Thursday 22 August 2019

Ministers who cut energy bills get to spend savings

Climate Change Minister Denis Naughten. Photo: Tom Burke
Climate Change Minister Denis Naughten. Photo: Tom Burke
Paul Melia

Paul Melia

Government ministers will be incentivised to reduce energy consumption in their departments by being allowed retain any savings made.

Climate Change Minister Denis Naughten said he was working with spending minister Paschal Donohoe on the scheme, which would allow ministers retain savings made by cutting electricity and heating bills.

The move comes because public bodies including government departments, local authorities, state agencies including the HSE and schools are obliged to reduce energy consumption by 33pc by 2020 to help combat dangerous climate change and reduce costs.

The sector is half-way towards meeting the target, with reductions of 17pc to date, but some areas are faring better than others.

The Sustainable Energy Authority of Ireland notes that consumption has actually increased in some areas including the prison service, some hospitals, in educational facilities and local authorities. Some government departments, including Education, Transport, Climate Change, Defence and Housing, are not on track to meet the 2020 target.

Mr Naughten said that ministers needed to "lead from the front" and a new scheme was being considered where any savings arising from lower bills could be used to fund other projects.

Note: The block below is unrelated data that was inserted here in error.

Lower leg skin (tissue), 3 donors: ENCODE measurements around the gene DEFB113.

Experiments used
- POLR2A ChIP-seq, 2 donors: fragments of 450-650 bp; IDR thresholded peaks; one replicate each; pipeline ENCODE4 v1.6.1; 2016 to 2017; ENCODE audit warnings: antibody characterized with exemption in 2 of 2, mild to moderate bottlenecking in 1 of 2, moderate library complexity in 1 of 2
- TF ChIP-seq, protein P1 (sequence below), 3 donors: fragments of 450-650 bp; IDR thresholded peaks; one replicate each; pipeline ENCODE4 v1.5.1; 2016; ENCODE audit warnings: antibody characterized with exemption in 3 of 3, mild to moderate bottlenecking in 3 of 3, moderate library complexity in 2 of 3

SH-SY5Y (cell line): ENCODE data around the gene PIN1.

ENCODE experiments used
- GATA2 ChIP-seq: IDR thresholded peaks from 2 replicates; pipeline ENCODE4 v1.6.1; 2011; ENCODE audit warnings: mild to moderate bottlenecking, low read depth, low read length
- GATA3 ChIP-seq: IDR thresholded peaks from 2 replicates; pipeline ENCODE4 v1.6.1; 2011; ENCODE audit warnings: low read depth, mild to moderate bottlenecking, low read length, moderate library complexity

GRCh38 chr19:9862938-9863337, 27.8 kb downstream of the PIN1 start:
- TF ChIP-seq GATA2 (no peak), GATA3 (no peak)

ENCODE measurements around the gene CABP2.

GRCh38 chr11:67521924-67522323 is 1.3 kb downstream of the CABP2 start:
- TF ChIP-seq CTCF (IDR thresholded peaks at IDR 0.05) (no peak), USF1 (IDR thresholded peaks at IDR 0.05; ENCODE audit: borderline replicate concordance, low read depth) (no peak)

"We have to get individual ministers to drive this," he said. "Paschal Donohoe (minister for public expenditure and reform) and I are working on a scheme which has the potential to reduce consumption right across the public sector. It's an incentive scheme to encourage people to change their ways."

He said that measures could include staff awareness programmes, and upgrades to buildings such as installing more efficient heating systems or lighting. Separately, Mr Naughten said that while agriculture was moving in the "right direction", many opportunities to reduce emissions were not being availed of.

"It's important to recognise we have the lowest carbon footprint in the dairy industry in Europe. In relation to beef we're the sixth lowest and moving down the chart," he said.

"We are moving in the right direction, and have made significant progress, but there is progress to be made. There's still low-hanging fruit in the agriculture sector. Every single farm can be more efficient."

He said research group Teagasc was trying to encourage farmers to utilise strip grazing, where livestock is given a fresh allocation of pasture every day.

"They're (Teagasc) trying to drum home strip grazing for beef and sheep production which is standard for dairy. There's more labour required, but it's more efficient, the farmer uses less fertiliser and animals are produced quicker for market which reduces their carbon footprint," he added.

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